Eli5: what makes cheese stringy at certain temperatures?

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And why is it the only food that has that property?

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It’s not only foods that have this ability, this phenomenon is directly analogous to metal’s ability to be drawn out into long thin wires (called ductile, or ductility).

My best guess as to why cheese exhibits this property (and its actually only certain cheeses that do), is the long chain fat molecules are slowly sliding past each other while still sticking together. Saturated fats are solids at room temperature because the molecules are long, thin, and regularly shaped, allowing them to stack together nice and close and be a solid. Unsaturated fats have a small irregularity in their shape, from the double bond that makes them unsaturated. This irregular shape makes it harder for the molecules to get Cloe together and bond, so the tend to be oils at room temp.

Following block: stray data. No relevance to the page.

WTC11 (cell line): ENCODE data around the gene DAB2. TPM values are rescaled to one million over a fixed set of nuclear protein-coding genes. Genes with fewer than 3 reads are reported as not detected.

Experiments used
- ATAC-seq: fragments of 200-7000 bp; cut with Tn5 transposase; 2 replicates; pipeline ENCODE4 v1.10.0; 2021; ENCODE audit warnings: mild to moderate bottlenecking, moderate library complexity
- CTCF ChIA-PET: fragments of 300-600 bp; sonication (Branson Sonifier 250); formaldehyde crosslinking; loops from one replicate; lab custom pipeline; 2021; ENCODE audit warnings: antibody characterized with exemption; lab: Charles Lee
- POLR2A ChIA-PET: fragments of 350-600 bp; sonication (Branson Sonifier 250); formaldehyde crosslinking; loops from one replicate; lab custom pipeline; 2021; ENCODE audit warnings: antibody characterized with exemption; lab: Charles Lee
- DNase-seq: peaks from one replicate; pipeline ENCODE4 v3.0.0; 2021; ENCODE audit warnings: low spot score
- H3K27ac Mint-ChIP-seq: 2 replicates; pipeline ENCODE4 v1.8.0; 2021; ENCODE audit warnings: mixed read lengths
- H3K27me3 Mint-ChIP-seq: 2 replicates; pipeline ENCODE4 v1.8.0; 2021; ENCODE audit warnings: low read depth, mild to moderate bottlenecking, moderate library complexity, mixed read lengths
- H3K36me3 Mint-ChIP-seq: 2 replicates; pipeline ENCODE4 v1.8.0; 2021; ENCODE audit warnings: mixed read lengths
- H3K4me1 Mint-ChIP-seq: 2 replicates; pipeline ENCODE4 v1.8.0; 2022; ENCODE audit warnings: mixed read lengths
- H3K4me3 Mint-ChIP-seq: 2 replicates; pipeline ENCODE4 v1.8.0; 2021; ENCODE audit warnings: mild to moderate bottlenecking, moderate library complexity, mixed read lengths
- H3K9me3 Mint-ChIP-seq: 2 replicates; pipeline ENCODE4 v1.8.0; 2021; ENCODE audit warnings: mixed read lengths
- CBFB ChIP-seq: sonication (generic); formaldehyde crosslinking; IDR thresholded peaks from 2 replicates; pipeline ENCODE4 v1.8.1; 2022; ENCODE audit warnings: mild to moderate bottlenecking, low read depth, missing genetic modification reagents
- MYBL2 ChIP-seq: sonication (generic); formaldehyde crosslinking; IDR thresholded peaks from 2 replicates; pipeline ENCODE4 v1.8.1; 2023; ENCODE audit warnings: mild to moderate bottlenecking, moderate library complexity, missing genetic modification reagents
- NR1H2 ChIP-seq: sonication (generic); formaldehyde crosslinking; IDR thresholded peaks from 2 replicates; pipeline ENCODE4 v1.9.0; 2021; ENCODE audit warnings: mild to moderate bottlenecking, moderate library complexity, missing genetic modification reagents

What does this have to do with melty cheese? The saturated fats in young soft cheese get heated up and start to be able to slide past each other a bit, while still also exhibiting some bonding together/sticking together. As they both slide past ach other, but also stick together, the result is a long delicious string of melty, gooey cheese 😋